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POB Headed to NYC in 2012


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#76 atm711

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Posted 13 July 2012 - 06:21 AM

I could never understand the French love affair with the choreography of Lifar. Mimsyb can you imagine seeing 'Suite en Blanc' on the same itinerary as 'Symphony in C'? It happened to me during a POB tour of NYC in the late 40's--although then (Sym in C) it was called 'Palais de Crystal'. When I think of Lifar's choreography the word 'static' comes to mind. Pity the French for getting Lifar instead of BalanchinePosted Image The frivolous pairing of Lifar, Petit and Bejart is a bit much, what with the price of tickets today.

#77 FauxPas

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Posted 13 July 2012 - 06:51 AM

I saw both the Wednesday night opener and went back again last night. Every ballet seemed to be dialed down in energy and excitement due to the casting. I happened to enjoy "Suite en Blanc" but Emilie Cozette though accomplished technically was not match for Marie-Agnes Gillot as the Cigarette solo. She does everything right but leaves no impression. The rest of the dancers were good. "Arlesienne" and "Bolero" depend a lot on the intensity and charisma of the lead performers. Benjamin Pech was no match for Jeremie Belingard's passion and dance power. Belingard really threw himself wildly into the turns and jumps suggesting real emotional desperation. Pech is good but doesn't have the emotional or physical power. In "Bolero" Marie-Agnes Gillot was very precise, cool and knew what every move meant. But she doesn't have the animal magnetism that Nicolas Le Riche has - it was a different story. Also, Gillot isn't exactly a naturally sensual dancer. All depends on the casting.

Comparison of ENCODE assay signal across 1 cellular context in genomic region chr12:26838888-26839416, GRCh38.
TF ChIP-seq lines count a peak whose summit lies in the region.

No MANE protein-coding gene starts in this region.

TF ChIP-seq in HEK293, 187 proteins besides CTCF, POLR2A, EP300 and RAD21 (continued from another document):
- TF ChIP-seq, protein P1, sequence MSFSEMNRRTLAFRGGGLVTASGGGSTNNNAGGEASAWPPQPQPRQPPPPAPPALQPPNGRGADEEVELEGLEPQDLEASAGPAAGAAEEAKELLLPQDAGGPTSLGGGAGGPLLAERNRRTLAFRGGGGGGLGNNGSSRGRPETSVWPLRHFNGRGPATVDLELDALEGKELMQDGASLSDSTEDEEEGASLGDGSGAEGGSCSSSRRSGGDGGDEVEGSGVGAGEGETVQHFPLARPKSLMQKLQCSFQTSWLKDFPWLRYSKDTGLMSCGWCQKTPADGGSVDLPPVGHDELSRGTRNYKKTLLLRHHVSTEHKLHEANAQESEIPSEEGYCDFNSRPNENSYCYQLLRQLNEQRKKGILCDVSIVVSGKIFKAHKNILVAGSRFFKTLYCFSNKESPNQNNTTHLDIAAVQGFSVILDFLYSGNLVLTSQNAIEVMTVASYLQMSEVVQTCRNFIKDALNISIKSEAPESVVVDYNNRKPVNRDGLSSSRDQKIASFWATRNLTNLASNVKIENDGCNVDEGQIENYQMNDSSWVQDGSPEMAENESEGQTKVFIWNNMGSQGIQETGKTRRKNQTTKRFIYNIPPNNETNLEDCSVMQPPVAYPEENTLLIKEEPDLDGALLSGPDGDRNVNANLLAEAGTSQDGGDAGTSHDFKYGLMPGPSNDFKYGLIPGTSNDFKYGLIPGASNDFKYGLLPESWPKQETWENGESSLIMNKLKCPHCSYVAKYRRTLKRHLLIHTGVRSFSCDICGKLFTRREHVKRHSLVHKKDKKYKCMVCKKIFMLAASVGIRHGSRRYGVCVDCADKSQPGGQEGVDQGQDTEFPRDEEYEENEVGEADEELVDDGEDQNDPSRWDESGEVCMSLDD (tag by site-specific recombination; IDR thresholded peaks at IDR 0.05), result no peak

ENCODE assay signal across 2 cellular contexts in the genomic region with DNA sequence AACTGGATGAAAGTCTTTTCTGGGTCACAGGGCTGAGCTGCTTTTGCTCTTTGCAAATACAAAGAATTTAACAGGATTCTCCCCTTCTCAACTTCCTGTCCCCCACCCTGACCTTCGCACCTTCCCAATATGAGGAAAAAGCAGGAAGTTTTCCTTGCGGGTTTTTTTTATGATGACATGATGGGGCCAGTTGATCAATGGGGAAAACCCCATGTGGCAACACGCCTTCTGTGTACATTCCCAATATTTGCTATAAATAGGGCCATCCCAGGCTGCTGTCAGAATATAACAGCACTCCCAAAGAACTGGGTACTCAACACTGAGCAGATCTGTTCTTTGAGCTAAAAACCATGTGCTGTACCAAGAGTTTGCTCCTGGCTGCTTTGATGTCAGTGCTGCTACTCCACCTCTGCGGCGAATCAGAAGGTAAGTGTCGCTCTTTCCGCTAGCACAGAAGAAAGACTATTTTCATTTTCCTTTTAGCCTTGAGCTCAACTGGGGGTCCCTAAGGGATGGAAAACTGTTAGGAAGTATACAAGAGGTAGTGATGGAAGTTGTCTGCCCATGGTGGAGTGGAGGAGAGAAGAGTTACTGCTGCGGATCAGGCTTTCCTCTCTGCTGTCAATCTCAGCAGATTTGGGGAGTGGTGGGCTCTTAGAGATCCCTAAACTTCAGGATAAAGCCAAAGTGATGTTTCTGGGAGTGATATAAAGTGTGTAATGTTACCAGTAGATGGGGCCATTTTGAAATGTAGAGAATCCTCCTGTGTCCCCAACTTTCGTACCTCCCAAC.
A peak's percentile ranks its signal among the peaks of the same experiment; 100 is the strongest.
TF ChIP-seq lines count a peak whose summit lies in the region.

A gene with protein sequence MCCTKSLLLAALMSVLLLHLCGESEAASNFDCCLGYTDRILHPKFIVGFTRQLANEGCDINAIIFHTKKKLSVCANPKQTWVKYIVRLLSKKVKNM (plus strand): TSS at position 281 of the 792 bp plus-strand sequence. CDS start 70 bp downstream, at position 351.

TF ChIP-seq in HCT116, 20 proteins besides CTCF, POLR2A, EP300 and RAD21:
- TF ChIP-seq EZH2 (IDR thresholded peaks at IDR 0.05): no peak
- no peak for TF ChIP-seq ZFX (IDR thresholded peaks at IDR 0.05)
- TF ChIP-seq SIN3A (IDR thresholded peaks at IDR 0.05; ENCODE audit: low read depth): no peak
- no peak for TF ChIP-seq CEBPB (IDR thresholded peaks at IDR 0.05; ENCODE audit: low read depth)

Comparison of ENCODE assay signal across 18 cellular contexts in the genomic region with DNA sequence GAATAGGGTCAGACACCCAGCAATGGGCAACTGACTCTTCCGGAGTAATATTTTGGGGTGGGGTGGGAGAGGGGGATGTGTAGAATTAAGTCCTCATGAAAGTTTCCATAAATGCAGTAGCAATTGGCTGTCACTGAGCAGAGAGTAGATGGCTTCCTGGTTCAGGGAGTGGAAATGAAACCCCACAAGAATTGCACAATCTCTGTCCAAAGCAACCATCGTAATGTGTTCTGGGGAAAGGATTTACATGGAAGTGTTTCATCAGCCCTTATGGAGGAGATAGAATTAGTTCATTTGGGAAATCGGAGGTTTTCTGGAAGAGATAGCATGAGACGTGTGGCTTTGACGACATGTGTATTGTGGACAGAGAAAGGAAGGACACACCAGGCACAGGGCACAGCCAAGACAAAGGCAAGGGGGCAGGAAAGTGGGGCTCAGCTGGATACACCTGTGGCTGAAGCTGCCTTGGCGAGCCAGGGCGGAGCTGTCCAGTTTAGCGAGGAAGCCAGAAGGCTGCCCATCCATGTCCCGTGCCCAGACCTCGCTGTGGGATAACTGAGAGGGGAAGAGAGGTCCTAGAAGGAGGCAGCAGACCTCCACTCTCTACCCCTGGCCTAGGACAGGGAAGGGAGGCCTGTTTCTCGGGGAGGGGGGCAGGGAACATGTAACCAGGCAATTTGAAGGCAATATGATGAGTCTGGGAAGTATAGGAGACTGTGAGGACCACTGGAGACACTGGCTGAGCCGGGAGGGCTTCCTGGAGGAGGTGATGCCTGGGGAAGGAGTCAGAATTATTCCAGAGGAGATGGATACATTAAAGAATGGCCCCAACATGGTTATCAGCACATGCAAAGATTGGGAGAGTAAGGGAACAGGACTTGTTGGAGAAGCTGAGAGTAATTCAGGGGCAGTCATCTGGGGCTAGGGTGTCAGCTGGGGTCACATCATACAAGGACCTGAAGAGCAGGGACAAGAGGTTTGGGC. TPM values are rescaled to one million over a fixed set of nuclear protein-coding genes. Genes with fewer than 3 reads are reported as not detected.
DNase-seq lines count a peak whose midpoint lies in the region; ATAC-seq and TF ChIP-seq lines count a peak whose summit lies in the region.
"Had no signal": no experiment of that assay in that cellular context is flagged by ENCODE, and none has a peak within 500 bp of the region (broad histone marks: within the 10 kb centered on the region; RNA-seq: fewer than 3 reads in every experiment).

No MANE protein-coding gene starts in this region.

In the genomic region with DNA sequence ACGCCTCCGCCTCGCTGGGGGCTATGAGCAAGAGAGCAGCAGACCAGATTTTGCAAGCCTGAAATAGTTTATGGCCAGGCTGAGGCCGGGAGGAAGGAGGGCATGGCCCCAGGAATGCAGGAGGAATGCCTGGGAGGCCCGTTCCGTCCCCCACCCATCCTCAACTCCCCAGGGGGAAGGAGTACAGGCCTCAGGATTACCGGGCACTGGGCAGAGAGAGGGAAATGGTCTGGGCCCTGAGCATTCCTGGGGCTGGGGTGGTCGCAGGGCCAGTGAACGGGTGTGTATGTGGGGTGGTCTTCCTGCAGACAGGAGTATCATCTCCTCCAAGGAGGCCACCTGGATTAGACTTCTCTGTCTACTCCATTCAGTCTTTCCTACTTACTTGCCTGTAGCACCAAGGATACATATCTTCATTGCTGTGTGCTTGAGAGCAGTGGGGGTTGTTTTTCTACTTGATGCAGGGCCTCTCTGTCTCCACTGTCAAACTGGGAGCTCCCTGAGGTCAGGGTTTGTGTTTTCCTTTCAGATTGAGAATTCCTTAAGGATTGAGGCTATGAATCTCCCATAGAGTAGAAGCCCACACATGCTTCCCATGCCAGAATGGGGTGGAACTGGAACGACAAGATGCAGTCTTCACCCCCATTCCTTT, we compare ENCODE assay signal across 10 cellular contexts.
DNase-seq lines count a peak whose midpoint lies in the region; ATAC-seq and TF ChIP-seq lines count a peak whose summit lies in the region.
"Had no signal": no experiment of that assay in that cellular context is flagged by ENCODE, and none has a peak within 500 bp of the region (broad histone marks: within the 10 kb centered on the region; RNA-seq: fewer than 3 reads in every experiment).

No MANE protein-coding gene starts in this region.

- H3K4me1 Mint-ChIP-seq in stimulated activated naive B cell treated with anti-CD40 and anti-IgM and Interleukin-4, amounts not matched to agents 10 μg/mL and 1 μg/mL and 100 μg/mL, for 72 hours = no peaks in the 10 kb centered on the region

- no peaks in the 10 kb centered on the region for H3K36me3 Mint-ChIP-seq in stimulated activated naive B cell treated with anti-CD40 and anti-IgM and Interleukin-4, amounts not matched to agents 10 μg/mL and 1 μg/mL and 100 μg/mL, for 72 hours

#78 abatt

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Posted 13 July 2012 - 07:03 AM

I agree that Bolero looked a lot less impressive last night than with LeRiche. In part, I think it may be simply because it is a more interesting ballet (to me) with an all male cast. It wasn't only that LeRiche has more charisma. With an all male cast, it looked like some sort of cult or initiation meeting. With a woman in the lead, it didn't seem that way at all. It just looked like a sexual tease, as she flung her long, sweaty hair around. All she needed was a pole to slither on. Since this kind of thing has become common place in TV and movies, it really isn't so shocking or interesting anymore.

#79 mimsyb

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Posted 13 July 2012 - 10:09 AM